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Move on medical marijuana


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POSTED: Saturday, September 26, 2009

A private study group is embarked on a review of the issue of medical marijuana that legislators had assigned to a task force that the Lingle administration refuses to create. In its absence, the private group should devise a method of distributing marijuana for medical purposes and hope the next governor appreciates the need.

Gov. Linda Lingle vetoed a bill aimed at creating a marijuana task force and a second task force to research and recommend legislation regarding salvia divinorum, a hallucinogenic Mexican herb that is regulated in 13 states. The Legislature overrode the veto, but the Lingle administration is refusing to construct the task forces.

The George W. Bush administration refused to recognize the laws in Hawaii and 12 other states that allow marijuana for medical use. The U.S. Supreme Court ruled in 2005 that the federal government may prosecute medical users of marijuana for violating federal drug laws.

However, Attorney General Eric Holder said in March that the Obama administration would not interfere with states' medical marijuana laws. Clayton A. Frank, Hawaii's public safety director, asserted in legislative testimony and Lingle repeated in her veto message that the use of marijuana for medical purposes is “;still illegal under federal law.”;

Frank said the administration refuses to name members of the task force authorized in the bill because his department “;is prioritizing its limited resources and focusing efforts on core functions.”;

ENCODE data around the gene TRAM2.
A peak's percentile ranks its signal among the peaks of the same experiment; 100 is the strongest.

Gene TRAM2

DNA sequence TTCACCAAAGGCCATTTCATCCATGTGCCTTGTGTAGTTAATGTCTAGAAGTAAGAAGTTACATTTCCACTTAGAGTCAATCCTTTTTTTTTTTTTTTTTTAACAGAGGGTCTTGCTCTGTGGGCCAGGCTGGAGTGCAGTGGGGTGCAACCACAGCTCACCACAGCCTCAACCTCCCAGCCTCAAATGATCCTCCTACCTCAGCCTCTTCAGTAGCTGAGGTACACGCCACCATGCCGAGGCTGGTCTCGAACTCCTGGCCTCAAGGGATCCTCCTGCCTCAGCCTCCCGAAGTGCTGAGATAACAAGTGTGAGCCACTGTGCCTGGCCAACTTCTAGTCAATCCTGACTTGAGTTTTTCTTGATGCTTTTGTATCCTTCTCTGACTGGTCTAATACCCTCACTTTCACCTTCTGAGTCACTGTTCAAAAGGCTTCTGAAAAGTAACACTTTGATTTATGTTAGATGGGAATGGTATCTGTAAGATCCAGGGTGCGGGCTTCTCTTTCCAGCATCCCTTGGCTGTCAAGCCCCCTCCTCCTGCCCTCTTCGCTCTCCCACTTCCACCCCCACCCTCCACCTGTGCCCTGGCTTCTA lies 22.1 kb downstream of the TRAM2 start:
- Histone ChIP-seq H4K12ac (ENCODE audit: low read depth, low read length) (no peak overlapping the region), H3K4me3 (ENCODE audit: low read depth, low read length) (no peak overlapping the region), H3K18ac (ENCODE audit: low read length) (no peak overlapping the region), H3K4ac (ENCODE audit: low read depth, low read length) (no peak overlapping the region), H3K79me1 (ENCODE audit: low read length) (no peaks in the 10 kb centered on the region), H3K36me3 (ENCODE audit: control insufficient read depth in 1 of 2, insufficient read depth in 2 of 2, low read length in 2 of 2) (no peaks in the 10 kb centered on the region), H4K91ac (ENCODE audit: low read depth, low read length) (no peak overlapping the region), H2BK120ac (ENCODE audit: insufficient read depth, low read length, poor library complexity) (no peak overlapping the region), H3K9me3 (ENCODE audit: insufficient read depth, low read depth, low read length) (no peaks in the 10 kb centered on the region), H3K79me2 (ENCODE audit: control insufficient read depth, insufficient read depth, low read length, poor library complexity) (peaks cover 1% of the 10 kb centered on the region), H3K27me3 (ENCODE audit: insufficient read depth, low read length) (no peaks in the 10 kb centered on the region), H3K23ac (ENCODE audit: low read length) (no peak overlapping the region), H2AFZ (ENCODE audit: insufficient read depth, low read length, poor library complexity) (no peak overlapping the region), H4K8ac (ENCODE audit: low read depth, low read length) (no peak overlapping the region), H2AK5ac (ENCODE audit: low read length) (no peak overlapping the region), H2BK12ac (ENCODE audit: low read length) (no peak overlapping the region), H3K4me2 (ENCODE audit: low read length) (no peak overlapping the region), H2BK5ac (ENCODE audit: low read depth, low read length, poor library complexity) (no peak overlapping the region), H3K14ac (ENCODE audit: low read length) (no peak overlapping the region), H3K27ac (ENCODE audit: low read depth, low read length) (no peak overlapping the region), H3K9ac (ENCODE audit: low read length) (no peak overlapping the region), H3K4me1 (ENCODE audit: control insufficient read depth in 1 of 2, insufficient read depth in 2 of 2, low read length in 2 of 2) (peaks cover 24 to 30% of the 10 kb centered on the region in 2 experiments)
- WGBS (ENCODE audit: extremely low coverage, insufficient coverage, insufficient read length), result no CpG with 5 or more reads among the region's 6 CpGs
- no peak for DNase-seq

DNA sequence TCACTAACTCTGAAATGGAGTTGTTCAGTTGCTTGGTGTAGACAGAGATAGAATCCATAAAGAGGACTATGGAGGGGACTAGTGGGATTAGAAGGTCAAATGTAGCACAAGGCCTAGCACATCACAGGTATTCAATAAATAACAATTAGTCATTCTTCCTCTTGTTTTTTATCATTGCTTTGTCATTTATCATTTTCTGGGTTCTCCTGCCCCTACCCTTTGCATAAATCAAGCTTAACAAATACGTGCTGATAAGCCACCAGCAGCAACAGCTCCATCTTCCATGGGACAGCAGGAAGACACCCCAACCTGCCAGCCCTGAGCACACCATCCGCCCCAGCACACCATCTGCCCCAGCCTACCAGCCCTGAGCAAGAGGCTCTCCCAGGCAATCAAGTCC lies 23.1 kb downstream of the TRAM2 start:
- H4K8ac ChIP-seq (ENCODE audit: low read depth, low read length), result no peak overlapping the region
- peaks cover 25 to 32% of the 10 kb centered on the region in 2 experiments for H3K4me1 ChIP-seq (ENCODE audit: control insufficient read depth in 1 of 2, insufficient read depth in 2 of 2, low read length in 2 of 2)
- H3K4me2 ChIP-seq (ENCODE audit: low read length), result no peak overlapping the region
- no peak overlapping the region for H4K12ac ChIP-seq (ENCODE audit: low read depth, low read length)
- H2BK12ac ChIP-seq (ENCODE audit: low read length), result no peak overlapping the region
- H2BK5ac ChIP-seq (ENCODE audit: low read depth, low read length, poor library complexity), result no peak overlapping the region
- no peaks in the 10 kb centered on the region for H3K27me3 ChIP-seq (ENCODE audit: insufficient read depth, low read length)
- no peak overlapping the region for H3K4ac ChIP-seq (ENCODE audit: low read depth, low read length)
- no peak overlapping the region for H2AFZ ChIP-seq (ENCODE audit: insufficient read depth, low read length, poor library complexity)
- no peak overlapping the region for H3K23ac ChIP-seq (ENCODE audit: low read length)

Pam Lichty, president of the Drug Policy Forum of Hawaii, noted that creation of the task force requires no state expenditures.

Despite exhaustive evidence to the contrary, the opposition to marijuana — medical or not — is premised partly on the notion that its abuse will lead to use of unarguably more dangerous drugs, such as methamphetamine. By refusing to cooperate in devising a system of legal distribution of marijuana for medical purposes, opponents are enhancing that dangerous step by forcing medical marijuana patients to obtain their pot from illegal drug dealers.

State Sen. Will Espero said the group doing the work intended for the medical marijuana task force will try to “;put together some suggestions and recommendations for the Legislature, and maybe for our federal government as well.”;

The first step should be to review the effectiveness of legal distribution of medical marijuana in California and some cities in Colorado. Any distribution system to be authorized by the Legislature — and probably await installation of a new state administration — should include transfer of the medical marijuana program from the Department of Public Safety to the Department of Health and Human Services.